All of us have dealt with workplace challenges which sound something like, “We want to expand the number of services which can better serve our students” versus a design thinking framing of an opportunity, “How might we integrate value into our student’s college experience to help them success with confidence?”
The challenge should be motivating. It should have an emotional element complimenting its rational approach. Most importantly, the challenge should resonate with the people who are being served.
During the inspiration phase you will engage in methods of quality, which will allow you to form new insights, question one’s bias and assumptions, and uncover behaviors and truths about our clients. Our insights will help us understand what motivates the people we are serving. We begin to listen with our eyes and see with our ears – a shift in mindset for many of us.
Framing the opportunity in the right way will result in more powerful and sustainable solutions.
In his book, Cracking Creativity: The Secrets of Creative Genius, Michael Micalko recalls a time at Toyota when leadership asked employees for suggestions on how employees could become more productive. The response was dismal. When the question was reframed to “How can you make your job easier?” leaders were flooded with ideas! It is all about how we reframe the opportunity.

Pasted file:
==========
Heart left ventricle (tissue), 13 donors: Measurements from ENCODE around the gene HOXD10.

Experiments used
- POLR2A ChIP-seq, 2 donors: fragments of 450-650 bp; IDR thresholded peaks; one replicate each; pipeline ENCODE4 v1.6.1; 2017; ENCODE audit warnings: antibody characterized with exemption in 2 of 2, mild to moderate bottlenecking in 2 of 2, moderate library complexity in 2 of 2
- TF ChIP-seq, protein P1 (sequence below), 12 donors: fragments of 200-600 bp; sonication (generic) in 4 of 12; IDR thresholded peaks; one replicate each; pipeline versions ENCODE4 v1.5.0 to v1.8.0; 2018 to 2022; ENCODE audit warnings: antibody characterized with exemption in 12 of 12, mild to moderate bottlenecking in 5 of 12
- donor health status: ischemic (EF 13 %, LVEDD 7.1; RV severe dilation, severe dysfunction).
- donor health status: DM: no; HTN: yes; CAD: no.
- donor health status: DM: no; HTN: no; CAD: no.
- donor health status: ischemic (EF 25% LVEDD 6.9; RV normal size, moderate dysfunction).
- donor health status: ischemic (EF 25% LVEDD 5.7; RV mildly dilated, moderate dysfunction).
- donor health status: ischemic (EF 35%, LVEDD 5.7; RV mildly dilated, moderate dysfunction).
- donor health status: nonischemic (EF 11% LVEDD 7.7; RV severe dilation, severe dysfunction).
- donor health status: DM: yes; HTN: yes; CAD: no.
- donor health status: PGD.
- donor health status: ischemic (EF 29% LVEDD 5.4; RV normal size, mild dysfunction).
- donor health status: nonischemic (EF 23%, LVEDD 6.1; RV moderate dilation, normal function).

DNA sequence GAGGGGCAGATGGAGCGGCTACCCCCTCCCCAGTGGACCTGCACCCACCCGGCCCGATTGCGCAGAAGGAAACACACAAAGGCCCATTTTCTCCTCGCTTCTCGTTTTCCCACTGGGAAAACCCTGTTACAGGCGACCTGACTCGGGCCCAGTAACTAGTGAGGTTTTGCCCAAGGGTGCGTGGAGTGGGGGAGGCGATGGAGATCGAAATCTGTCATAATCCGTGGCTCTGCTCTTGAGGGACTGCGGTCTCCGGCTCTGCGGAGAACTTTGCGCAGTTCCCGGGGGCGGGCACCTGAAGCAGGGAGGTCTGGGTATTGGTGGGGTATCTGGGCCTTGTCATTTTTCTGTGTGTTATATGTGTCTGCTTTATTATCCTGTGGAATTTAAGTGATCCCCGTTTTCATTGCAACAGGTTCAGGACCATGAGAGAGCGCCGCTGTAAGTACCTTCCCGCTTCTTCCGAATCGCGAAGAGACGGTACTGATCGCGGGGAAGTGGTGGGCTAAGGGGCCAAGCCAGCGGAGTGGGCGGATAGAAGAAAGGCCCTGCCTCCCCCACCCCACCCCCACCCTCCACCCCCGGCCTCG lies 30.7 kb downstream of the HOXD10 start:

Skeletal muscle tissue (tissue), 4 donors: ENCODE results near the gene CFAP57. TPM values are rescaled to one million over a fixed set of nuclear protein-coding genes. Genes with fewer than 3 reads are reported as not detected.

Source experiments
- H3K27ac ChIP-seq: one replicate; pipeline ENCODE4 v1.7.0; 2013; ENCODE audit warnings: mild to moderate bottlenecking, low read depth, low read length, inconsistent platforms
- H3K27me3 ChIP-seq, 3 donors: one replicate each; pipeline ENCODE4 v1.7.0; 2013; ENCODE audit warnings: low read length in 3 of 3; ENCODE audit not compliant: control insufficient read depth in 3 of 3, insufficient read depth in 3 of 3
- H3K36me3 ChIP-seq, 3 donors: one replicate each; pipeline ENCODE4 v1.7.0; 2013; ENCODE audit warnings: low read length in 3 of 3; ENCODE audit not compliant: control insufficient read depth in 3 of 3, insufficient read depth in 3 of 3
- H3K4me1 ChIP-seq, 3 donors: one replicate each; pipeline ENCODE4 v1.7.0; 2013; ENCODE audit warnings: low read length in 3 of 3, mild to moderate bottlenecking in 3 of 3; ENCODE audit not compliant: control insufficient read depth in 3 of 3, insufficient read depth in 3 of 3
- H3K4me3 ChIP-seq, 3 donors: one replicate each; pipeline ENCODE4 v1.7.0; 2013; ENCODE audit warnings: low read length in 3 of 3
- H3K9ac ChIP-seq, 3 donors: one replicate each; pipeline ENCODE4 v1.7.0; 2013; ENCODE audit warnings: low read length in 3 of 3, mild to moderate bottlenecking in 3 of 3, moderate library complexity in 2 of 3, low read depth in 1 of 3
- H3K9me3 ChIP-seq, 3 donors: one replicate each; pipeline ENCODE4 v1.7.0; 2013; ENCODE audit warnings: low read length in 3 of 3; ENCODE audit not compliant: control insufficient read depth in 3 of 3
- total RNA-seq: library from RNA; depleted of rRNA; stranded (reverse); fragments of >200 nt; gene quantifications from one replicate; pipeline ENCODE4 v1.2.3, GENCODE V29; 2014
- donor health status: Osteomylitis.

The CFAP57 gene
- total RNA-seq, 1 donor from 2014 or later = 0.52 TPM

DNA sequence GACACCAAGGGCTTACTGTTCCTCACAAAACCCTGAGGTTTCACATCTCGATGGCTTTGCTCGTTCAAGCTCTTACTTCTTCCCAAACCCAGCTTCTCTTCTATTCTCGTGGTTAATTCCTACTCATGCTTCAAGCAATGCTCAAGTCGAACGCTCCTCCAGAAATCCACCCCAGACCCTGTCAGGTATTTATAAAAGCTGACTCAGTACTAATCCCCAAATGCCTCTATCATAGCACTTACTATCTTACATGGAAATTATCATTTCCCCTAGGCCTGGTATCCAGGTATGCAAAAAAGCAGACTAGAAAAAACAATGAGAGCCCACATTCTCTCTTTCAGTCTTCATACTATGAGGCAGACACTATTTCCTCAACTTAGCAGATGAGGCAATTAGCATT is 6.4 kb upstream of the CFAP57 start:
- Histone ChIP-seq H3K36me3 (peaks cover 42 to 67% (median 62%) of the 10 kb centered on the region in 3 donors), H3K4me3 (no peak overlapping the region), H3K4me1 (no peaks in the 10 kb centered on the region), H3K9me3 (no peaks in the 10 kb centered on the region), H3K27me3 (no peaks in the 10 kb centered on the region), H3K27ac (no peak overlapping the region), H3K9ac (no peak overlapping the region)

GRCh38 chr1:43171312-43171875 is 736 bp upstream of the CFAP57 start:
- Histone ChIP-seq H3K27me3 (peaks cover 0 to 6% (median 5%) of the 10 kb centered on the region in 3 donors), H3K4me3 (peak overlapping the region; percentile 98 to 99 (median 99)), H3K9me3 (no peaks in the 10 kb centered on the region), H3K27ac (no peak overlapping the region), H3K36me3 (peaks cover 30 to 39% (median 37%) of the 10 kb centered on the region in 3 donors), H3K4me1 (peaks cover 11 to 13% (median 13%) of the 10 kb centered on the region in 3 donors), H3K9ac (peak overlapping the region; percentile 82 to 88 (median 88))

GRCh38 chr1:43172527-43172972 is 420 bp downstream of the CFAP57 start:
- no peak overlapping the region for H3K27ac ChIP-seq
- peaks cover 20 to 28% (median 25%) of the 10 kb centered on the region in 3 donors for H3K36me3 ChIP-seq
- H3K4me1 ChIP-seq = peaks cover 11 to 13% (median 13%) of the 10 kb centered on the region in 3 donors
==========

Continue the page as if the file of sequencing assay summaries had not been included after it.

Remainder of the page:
Our challenge has been defined within the context of our client’s behaviors and truths. It is now time to generate ideas. Ideas should be broad enough to allow innovation and narrow enough to address the challenge.
A design thinking approach to generating ideas begins with the mindset of possibility. The phrase “How might we….” will launch your brain storming process.
The ideation process is one which should be frequently revisited. It is important to be playful and create an environment that sparks the imagination and to encourage drawing, storytelling, and creating models.
Some organizations create a small space within an office area designated to their innovation space for purposeful playfulness.
Design thinking embraces the practice of fast prototyping and quick, inexpensive experiments with the top innovative ideas. Our experience has taught us that many of our innovative ideas simply do not gain enough momentum to be fully implemented within an organization’s new norms.